In her seminal 1985 essay ‘A Cyborg Manifesto’, Donna Haraway defines cyborgs as ‘post-Second World War hybrid entities made of, first, ourselves and other organise creatures in our unchosen “high-technological” guise as information systems, texts, and ergonomically controlled labouring, desiring, and reproducing systems’. It is a convoluted sentence to describe complicated beings. Haraway identifies the decomposition of the boundaries between human and machine in the late twentieth century, giving rise to a speculative state which has been termed ‘post-human’.
The American artist Josh Kline has taken up Haraway’s symbolic figure in his own work. Working in the intersection between technology’s synthetic sterility and the primordial messiness of bodies, Kline creates abject objects – the debris of this collision between ‘Big Tech’ and base humanity. The artist’s 2016 show Unemployment (presented at 47 Canal in New York, and the Fondazione Sandretto Re Rebaudengo in Turin) is concerned with how the technological economy renders human labour obsolete. Set in 2031, another US presidential election looming on the horizon, Kline creates a dystopian nightmare straight out of the movies. A whole generation is washed up, the promises they were made as children of Reaganite capitalism and free market euphoria revealed to be broken and empty.
The fluidity between (wo)man and machine is not a source of radical optimism as it was for Haraway and the wave of cyberfeminists whom she inspired; in Kline’s hands it is transformed into a way for humans to be further broken. Co-opted by the juggernauts of the sharing economy (just as they have co-opted everything from wellness to feminism) the shiny potential of machines is fed back to us as bitter medicine. Kline’s Contagious Unemployment sculptures hang from the ceiling; the glass shapes (redolent of viruses) encase the possessions of those laid off, transported in standard cardboard boxes, which have become the sign of redundancy. Sickness is transformed as gross bodies give way to slick technology, however, the epidemic of unemployment is no more appealing for this make-over.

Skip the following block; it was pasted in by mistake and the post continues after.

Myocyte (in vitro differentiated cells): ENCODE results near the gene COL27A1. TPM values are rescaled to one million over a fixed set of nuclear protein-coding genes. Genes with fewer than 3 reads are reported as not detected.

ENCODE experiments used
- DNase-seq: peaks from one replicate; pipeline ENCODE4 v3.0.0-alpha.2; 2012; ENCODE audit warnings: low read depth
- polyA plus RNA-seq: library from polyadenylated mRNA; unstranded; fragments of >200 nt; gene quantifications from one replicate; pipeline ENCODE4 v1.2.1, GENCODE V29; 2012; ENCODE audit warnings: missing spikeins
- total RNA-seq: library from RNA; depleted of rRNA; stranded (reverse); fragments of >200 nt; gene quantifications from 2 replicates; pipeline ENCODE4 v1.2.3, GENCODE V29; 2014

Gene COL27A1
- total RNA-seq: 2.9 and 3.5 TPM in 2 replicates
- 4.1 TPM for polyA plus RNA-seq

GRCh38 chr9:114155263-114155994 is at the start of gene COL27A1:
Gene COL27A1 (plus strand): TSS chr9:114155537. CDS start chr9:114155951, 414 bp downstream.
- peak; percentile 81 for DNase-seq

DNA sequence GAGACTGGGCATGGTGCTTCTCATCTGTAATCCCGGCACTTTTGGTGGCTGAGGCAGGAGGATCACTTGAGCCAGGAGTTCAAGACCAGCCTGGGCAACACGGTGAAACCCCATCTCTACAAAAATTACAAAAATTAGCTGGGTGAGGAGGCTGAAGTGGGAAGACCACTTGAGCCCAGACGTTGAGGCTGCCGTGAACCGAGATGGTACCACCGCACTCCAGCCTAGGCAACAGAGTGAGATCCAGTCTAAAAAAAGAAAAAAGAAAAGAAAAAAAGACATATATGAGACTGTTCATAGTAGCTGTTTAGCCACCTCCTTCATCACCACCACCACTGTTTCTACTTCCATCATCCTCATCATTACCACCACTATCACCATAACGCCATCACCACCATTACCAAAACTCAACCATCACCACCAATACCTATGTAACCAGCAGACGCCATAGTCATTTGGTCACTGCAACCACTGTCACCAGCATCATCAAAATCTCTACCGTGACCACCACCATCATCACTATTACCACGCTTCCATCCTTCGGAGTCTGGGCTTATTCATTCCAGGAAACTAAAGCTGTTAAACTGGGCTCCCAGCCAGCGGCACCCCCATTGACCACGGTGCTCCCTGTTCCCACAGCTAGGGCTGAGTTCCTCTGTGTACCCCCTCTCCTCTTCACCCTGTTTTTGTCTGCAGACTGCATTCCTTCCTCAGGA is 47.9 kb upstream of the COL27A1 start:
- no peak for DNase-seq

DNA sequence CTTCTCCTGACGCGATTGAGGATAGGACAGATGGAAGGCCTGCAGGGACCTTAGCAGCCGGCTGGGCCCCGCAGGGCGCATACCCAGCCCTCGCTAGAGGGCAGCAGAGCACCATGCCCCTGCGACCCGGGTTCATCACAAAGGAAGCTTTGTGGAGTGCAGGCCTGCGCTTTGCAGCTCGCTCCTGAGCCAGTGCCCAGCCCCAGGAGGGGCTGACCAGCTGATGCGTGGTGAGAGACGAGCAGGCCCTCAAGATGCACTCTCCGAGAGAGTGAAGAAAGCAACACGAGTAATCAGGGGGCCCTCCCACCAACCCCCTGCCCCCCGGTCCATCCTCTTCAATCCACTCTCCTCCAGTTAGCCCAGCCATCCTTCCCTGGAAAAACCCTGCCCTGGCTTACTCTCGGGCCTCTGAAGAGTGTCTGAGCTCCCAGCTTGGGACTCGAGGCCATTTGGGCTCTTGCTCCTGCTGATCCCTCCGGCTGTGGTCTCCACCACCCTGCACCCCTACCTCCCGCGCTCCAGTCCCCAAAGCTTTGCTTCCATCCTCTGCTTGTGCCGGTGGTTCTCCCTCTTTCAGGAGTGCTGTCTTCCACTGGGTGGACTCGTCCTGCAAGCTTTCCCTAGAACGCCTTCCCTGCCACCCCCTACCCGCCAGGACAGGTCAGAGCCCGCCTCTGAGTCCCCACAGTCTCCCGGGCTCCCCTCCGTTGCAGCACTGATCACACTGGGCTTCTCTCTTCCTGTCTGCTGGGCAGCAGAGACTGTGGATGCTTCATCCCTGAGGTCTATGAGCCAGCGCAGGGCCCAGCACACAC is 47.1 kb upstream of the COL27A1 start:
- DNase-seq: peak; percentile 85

The irony of corporate packaging is central to Kline’s exhibition. As the press release for the New York show jovially announces, ‘this is your going-away party!’ In the future unemployment is packaged as retirement. Universal Early Retirement (spots #1 & #2), the seductive language of advertising is employed to this aim. These fake commercials for universal basic income rehearse a cloyingly optimistic future where the fruitless hours of forced redundancy are cast as quality time spent with family and friends, and in harmony with benevolent technology. That this shiny façade of digital simulation is a sham, another promise of late capitalism to be shattered, is revealed in a floor piece just outside the screening room. Made of patchworked carpet and Amazon boxes, its pragmatic aesthetics remind one of the actual consequences of mass unemployment: the homelessness and precariousness that was the preserve of the working class since the 2007-8 crash now affects even white-collar workers. Its knowing title (They’d put you out to pasture but it’s cheaper to send you to the woodshed) is an ominous harbinger, capturing the sick irony of late capitalism.
The whole exhibition trades in this irony: the haves have become the have-nots and are unable to deal with it. The professional class are used-up and left to rot – ‘sentient garbage’ of human capital. Kline cast unemployed workers from the Baltimore area, 3D scanned and printed them life size. Curled up in the foetal position and bagged in clear polythene, they resemble the plastic waste piled into the shopping trolleys near where they lie. They are titled with their name and occupation, accompanied by a vapid epithet such as ‘thank you for your years of service’ or ‘aspirational foreclosure’. As the press release for the New York show makes clear, in 2031 Kline’s generation are ‘too old, too expensive, too obsolete, and too set in their ways’. It is a chilling reminder of how capitalism makes even the middle class expendable.
Kline has taken the paradox of capitalism to its logical and terrifying conclusion. It has consumed itself, destroying the promises which it always knew were false. In exposing this destructive side, the dark underbelly of the commodity fetish, Kline takes a different tack to his other future-oriented contemporaries. Collectives like Dis, K-Hole and Jogging weave the enchantment even tighter, smoothing surfaces, polishing the shiny façade. Kline however seeks to disturb this, showing the abject physical terror of a population infested by machines and eventually replaced by them.